BBC Extreme Pelagic: Hyannis, MA to Atlantis Canyon; 28 June 2008.

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Richard Heil

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Jun 29, 2008, 7:49:31 PM6/29/08
to Seabir...@googlegroups.com, Mass...@theworld.com
SATURDAY, 28 JUNE 2008:
BBC EXTREME PELAGIC from HYANNIS, MA to the CONTINENTAL SHELF at
ATLANTIS CANYON (0400-2215 hrs.)
Weather: Variably sunny and cloudy, periods of haze and fog (mostly
over cooler shallow waters), S-SSW winds 5-12 mph, 64-72 F.
Water Temperature: 60-72 F (warmest over portions of Atlantis Canyon).
Seas: 3-6 feet.
Visibility: Down to zero in dense fog over cooler shallow water
(including Nantucket Shoals) but mostly unlimited (although hazy) in
warmer shelf and canyon waters.

Roughly 75 participants plus organizer Ida Giriunas and leaders Rick
Heil, Steve Mirick, Blair Nikula, and Peter Trimble joined Capt. Joe
Huckemeyer and the crew of the 100' 'Helen H' for an 18+ hour
Brookline Bird Club 'Extreme Pelagic' to Atlantis Canyon and the
Continental Shelf about 100-110 miles south of Muskeget Island. We
departed Hyannis at 0400 and via Muskeget Channel proceeded on route
to Atlantis Canyon where we had learned in advance we would find the
warmest water reachable. I ran a Menhaden Oil drip for the entire
cruise. We sailed to the deepest portion at the mouth of the canyon
where we entered some 7000 foot deep water and chummed at several
stops. The return route was across Nantucket Shoals to the east of
Nantucket (but alas dense fog shrouded the shoals waters). The
largest concentrations of birds on the way out were near and well
north of the entrance to Atlantis. On the return we encountered an
extraordinary and amazing feeding frenzy of dolphins, whales and
seabirds in the shipping lane south of Nantucket Shoals. We found no
rarities on THIS trip, but witnessed the acrobatics of tremendously
large, curious, and friendly pods of Common (Saddleback) Dolphins,
and enjoyed very high counts of shearwaters (most notably Cory's) and
storm-petrels (most notably Leach's).

Cory's Shearwater (225): All individuals seen well were Atlantic
C.d.borealis except for one possible C.d.diomedea or 'Scopoli's'
Shearwater of the Mediterranean, seen early. Off New England Cory's
are most common in the warmer waters south of Cape Cod and the
islands, although numbers seem to fluctuate greatly from year to year.
Greater Shearwater (1170): Some showing wing molt, missing both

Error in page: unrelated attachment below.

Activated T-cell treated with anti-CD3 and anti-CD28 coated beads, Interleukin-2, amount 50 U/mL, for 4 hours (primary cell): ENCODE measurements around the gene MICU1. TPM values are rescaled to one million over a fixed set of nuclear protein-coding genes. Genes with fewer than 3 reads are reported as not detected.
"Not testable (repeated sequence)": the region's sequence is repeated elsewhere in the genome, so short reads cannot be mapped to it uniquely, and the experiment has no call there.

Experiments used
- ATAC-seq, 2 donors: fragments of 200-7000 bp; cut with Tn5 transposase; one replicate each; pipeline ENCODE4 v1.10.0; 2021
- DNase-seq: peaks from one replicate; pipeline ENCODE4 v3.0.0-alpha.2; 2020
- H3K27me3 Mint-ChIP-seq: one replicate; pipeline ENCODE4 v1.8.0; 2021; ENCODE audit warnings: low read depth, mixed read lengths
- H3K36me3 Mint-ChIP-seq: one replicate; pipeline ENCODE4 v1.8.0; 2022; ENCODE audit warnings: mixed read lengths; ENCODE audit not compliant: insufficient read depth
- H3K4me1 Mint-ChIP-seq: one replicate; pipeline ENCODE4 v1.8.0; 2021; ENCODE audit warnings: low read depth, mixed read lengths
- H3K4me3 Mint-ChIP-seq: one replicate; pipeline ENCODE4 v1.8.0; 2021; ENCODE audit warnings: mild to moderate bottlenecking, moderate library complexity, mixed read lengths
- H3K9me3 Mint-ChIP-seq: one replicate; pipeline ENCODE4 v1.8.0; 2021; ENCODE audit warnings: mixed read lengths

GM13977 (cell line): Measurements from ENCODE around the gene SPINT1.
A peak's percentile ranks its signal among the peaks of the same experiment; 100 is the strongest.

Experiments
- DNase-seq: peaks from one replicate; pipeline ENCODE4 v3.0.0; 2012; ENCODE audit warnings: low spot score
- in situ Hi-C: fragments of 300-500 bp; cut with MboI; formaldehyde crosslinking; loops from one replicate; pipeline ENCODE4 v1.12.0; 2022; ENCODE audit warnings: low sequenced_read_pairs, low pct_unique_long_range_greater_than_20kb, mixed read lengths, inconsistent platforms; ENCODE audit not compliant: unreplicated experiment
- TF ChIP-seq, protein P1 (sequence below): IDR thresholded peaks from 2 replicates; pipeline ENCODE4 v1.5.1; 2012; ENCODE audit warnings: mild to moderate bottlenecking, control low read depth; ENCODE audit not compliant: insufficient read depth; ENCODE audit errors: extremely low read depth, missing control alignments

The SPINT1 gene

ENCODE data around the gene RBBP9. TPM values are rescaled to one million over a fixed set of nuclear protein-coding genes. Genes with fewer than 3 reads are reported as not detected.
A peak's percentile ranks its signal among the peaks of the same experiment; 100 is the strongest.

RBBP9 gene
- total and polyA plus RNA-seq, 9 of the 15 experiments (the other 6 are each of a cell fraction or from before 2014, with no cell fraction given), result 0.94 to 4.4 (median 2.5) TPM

primaries and coverts.
Sooty Shearwater (28)
Manx Shearwater (15): Including several in deep water near and along
the shelf edge, well seen and carefully identified.
Wilson's Storm-Petrel (4500): Overwhelming majority (95%+) adults in
very heavy wing molt, remainder fresh crisp first-year birds.
Leach's Storm-Petrel (30): Good numbers; all in deeper waters.
Northern Gannet (1-2nd yr.)
Herring Gull (1 ad.)
Great Black-backed Gull (5 ads.)
Pomarine Jaeger (1-1st-summer): Well photographed.
jaeger sp. (1): briefly in the fog.
-------------------------------------------------------
Fin Whale (2-3)
Minke Whale (3+)
Humpback Whale (2-3)
Balaenoptera sp. (3+)
Long-finned Pilot Whale (12)
Grampus (Risso's Dolphin) (5)
'beaked' whale, Mesoplodon sp. (2): Two individuals very likely of
this genus surface briefly in deep water over Atlantis Canyon.
Common (Saddleback) Dolphin (1100+): Staggering number! Including
two disparate pods of 400+ that turned and charged the boat to come
see us and ride the bow waves and wake. Many young dolphins were in
the group. The second of the two largest groups was engaged in a
feeding frenzy (along with hundreds of shearwaters) somewhat south of
Nantucket Shoals.
dolphin sp. (3): Three shy small appearing dolphins in deep canyon
water eluded identification.
---------------------------------------------------------
Leatherback Sea Turtle (1): Seen briefly and somewhat distantly at the surface.
Blue Shark (6)
flying fish, Cheilopogon sp. (6+): Seen in flight.
Dolphin, Mahi mahi (2)-jumped.
tuna sp. (1)-jumped.
Ocean Sunfish, Mola mola (9)
---------------------------------------------------------
Blue Dasher, Pachydiplax longipennis (1)
Black Saddlebags, Tramea lacerata (1) : Both dragonflies at Atlantis Canyon.
---------------------------------------------------------
Thanks to Ida Giriunas without whose organizing efforts, these trips
would not exist. We still have some space left on our July 19th trip
to the canyons and shelf edge, when waters should warm further. We
also have plenty more to learn, and exciting discoveries to
find. Contact Ida at 781-944-5135 or
<mailto:id...@verizon.net>id...@verizon.net to join us.

Richard S. Heil
S. Peabody, MA
rsh...@comcast.net


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